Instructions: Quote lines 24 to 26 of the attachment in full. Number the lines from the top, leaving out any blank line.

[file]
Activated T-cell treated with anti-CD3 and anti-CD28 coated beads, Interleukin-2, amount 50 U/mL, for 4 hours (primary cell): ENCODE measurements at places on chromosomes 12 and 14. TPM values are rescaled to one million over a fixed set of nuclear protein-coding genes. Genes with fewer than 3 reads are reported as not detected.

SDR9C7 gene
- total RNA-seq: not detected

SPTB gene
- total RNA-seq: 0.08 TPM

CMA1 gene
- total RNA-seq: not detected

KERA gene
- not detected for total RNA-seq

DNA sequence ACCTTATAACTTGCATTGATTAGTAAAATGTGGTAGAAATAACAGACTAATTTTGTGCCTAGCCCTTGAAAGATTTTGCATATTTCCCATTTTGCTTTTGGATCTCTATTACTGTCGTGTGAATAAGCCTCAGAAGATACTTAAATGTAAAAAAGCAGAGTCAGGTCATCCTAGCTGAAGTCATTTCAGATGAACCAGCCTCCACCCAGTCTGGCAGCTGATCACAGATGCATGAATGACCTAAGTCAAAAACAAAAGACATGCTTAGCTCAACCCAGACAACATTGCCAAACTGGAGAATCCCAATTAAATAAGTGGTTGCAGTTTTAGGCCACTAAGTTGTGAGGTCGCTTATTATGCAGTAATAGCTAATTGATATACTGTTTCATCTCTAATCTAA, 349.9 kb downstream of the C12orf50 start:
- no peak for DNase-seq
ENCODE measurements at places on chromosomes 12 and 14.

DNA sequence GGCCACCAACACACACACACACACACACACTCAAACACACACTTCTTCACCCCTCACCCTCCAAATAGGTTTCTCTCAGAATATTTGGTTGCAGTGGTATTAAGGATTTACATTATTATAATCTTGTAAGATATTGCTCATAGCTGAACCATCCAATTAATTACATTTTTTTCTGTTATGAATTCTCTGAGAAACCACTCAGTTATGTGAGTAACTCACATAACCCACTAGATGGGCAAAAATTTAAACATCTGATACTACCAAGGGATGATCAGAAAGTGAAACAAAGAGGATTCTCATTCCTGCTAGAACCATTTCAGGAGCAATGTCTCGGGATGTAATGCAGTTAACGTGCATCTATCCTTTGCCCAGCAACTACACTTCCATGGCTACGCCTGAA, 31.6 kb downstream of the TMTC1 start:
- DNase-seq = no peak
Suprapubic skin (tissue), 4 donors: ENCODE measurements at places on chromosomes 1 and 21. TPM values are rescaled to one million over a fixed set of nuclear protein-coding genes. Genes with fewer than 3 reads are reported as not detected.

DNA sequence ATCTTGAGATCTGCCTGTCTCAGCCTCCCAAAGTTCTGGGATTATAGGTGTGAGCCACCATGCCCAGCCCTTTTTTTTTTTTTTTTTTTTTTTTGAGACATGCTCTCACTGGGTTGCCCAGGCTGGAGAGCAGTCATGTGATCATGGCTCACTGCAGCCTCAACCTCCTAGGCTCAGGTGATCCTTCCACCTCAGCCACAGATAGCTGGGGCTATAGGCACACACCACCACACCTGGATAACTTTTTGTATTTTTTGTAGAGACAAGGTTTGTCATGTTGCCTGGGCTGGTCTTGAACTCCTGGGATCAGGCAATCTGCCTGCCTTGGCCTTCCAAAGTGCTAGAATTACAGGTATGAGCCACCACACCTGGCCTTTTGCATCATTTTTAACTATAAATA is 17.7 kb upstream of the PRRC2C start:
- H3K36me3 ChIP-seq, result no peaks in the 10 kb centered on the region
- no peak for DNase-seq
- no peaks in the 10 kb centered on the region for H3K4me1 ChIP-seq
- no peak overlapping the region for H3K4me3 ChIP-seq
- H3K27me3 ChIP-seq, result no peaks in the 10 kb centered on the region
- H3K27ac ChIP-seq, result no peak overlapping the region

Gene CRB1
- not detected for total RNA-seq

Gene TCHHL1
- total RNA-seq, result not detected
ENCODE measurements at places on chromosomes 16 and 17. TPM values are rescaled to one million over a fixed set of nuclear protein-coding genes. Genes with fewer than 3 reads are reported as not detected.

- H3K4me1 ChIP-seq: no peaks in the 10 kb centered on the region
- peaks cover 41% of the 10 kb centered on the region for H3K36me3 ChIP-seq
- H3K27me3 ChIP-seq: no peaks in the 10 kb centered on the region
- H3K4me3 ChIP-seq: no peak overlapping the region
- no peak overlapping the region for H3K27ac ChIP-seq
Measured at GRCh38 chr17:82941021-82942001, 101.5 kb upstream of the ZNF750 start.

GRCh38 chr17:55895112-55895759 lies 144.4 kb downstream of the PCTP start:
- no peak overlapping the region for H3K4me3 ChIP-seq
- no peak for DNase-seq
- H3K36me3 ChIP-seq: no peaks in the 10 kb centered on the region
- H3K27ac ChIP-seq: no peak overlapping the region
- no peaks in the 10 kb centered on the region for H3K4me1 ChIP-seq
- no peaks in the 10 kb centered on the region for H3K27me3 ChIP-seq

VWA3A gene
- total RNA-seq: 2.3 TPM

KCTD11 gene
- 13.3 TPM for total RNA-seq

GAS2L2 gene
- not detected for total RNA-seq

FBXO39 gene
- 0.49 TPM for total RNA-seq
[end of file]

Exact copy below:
- not detected for total RNA-seq

Gene TCHHL1
- total RNA-seq, result not detected